Solid phase immobilization of optically responsive liposomes in sol-gel materials for chemical and biological sensing

Stacey A. Yamanaka, Deborah H. Charych, Douglas A. Loy, Darryl Y. Sasaki

Research output: Contribution to journalArticlepeer-review

74 Scopus citations


Liposomes enhanced with surface recognition groups have previously been found to have high affinity for heavy metal ions and virus particles with unique fluorescent and colorimetric responses, respectively. These lipid aggregate systems have now been successfully immobilized in a silica matrix via the sol-gel method, affording sensor materials that are robust, are easily handled, and offer optical clarity. The mild processing conditions allow quantitative entrapment of preformed liposomes without modification of the aggregate structure. Lipid extraction studies of immobilized nonpolymerized liposomes showed no lipid leakage in aqueous solution over a period of 3 months. Heavy metal fluorescent sensor materials prepared with 5% N-[8-[1-octadecyl-2-(9-(1-pyrenyl)nonyl)-rac-glyceroyl]-3,6-dioxaoctyl] iminodiacetic acid/distearylphosphatidylcholine liposomes exhibited a 4-50-fold enhancement in sensitivity to various metal ions compared to that of the liposomes in free solution. Through ionic attraction the anionic silicate surface, at the experimental pH of 7.4, may act as a preconcentrator of divalent metal ions, boosting the gel's internal metal concentration. Entrapped sialic acid-coated polydiacetylene liposomes responded with colorimetric signaling to influenza virus X31, although slower than the free liposomes in solution. The successful transport of the virus (50-100 nm diameter) reveals a large pore diameter of the gel connecting the liposome to the bulk solution. The porous and durable silica matrix additionally provides a protective barrier to biological attack (bacterial, fungal) and allows facile recycling of the liposome heavy metal sensor.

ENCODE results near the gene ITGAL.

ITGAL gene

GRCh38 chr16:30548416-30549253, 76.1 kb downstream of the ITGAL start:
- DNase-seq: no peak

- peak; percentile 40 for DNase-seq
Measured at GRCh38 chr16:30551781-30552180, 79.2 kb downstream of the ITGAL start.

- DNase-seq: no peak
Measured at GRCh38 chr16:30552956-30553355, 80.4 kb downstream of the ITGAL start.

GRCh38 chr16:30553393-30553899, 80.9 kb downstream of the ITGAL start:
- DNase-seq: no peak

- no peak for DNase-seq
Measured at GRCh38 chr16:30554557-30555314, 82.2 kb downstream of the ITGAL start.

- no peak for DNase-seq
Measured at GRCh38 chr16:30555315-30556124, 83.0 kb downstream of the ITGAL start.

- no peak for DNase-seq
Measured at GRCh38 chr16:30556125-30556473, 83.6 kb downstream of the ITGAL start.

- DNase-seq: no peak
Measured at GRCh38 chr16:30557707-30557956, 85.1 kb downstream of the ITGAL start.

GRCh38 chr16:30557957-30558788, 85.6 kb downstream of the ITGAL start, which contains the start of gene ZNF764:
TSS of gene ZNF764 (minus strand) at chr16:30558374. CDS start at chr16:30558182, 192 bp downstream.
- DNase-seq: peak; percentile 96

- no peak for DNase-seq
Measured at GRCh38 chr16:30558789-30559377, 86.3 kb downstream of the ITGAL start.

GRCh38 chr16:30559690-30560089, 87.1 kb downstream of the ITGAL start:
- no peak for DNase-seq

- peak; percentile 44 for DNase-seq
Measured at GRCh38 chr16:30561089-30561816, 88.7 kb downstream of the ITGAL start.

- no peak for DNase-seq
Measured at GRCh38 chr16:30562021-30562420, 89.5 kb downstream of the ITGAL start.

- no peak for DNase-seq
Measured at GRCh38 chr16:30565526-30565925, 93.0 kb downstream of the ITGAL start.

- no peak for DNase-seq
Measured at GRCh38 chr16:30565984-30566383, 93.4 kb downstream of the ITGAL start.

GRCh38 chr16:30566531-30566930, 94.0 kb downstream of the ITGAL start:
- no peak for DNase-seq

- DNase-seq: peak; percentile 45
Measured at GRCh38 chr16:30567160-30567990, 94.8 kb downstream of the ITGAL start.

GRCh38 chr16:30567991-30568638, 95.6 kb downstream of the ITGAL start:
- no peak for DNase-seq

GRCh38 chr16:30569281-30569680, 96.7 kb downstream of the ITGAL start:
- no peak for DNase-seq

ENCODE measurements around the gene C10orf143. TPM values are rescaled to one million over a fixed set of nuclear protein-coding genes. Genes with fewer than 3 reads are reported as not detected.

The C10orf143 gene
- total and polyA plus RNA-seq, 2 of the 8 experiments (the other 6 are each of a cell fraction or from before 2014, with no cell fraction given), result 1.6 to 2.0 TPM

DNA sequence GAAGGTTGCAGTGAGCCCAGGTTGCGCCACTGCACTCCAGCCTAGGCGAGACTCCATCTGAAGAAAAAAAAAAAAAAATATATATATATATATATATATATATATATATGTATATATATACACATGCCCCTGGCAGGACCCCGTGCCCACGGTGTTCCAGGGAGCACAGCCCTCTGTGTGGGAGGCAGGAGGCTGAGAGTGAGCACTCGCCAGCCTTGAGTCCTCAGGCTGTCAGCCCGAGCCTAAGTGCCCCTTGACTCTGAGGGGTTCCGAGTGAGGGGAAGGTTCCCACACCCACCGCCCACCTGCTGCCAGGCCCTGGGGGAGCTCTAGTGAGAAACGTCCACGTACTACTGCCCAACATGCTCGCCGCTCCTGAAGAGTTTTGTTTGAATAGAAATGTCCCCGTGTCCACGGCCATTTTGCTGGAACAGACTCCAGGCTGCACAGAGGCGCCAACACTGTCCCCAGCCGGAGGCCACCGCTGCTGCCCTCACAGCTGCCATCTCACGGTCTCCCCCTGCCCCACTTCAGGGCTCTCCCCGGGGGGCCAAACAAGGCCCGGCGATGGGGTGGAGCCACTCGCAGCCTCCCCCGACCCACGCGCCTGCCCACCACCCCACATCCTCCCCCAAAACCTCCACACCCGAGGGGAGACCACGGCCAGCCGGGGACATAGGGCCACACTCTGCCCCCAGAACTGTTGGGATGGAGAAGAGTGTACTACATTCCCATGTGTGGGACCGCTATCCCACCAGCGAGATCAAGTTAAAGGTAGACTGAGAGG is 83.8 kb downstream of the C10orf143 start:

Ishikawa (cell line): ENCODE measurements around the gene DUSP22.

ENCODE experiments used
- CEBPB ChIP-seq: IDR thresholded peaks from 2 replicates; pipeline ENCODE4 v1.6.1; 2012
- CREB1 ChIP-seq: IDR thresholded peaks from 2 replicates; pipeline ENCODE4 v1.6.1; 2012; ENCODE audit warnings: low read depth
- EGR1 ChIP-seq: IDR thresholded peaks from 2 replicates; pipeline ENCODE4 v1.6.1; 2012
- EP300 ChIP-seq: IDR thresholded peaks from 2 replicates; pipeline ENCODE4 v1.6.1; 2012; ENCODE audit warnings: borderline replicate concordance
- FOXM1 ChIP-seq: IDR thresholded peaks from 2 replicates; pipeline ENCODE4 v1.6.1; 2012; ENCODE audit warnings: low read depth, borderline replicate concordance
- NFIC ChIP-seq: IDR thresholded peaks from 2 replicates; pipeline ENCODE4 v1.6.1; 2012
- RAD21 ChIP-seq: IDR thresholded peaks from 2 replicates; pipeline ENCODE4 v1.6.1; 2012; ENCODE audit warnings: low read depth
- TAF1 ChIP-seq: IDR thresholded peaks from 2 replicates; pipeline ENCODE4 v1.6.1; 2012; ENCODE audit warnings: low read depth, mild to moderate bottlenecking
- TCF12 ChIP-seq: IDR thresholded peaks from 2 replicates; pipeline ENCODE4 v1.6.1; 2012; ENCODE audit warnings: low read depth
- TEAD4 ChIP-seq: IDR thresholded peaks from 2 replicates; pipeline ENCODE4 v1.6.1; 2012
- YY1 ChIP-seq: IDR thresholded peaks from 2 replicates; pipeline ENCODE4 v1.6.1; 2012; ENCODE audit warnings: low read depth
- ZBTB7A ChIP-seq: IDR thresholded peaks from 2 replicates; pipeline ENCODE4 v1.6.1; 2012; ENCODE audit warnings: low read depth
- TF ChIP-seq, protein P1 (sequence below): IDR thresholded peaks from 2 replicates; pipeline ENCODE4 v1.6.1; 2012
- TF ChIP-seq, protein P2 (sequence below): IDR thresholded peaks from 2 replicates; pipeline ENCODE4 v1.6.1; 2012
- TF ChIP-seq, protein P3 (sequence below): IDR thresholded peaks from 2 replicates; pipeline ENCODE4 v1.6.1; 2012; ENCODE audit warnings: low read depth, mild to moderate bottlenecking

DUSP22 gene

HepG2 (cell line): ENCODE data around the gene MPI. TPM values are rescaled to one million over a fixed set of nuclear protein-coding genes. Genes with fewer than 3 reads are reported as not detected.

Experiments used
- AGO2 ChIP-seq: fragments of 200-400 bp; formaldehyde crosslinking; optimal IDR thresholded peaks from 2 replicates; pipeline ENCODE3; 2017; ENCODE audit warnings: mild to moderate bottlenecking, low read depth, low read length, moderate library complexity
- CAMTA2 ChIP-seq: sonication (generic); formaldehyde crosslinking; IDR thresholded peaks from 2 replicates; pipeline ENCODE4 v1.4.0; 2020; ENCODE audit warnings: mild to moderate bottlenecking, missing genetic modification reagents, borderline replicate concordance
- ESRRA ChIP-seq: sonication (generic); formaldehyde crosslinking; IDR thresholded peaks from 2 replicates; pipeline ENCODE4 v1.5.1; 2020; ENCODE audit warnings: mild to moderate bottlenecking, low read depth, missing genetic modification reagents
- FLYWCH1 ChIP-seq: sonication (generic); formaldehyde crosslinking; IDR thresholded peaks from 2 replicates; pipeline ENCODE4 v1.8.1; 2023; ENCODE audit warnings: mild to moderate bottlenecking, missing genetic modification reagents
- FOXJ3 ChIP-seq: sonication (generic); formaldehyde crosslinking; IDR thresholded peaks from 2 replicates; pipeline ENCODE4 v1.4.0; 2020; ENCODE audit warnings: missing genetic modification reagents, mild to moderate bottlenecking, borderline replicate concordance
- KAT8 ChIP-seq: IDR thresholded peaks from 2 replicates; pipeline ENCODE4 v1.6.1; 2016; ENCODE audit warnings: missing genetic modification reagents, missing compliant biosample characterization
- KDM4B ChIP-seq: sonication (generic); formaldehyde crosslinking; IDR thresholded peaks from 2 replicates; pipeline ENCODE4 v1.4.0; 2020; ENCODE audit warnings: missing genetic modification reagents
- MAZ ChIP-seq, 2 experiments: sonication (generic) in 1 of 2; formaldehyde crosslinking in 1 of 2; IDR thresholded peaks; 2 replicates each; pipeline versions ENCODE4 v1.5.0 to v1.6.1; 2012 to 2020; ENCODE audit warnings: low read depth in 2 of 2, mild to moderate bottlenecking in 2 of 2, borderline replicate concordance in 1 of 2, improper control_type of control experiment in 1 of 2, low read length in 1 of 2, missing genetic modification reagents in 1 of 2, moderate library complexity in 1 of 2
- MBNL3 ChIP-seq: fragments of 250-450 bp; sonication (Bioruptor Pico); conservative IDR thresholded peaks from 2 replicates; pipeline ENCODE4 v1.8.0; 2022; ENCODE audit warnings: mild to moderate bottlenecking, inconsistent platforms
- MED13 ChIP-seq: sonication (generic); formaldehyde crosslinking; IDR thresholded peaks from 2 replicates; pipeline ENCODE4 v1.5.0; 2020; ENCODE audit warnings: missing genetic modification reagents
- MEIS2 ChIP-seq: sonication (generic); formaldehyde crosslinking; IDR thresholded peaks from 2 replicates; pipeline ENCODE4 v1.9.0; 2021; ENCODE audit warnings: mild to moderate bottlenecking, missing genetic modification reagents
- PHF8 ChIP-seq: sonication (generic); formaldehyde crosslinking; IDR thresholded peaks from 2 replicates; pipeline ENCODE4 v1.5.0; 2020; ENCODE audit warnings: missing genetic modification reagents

Original languageEnglish (US)
Pages (from-to)5049-5053
Number of pages5
Issue number19
StatePublished - Sep 17 1997

ASJC Scopus subject areas

  • Materials Science(all)
  • Condensed Matter Physics
  • Surfaces and Interfaces
  • Spectroscopy
  • Electrochemistry


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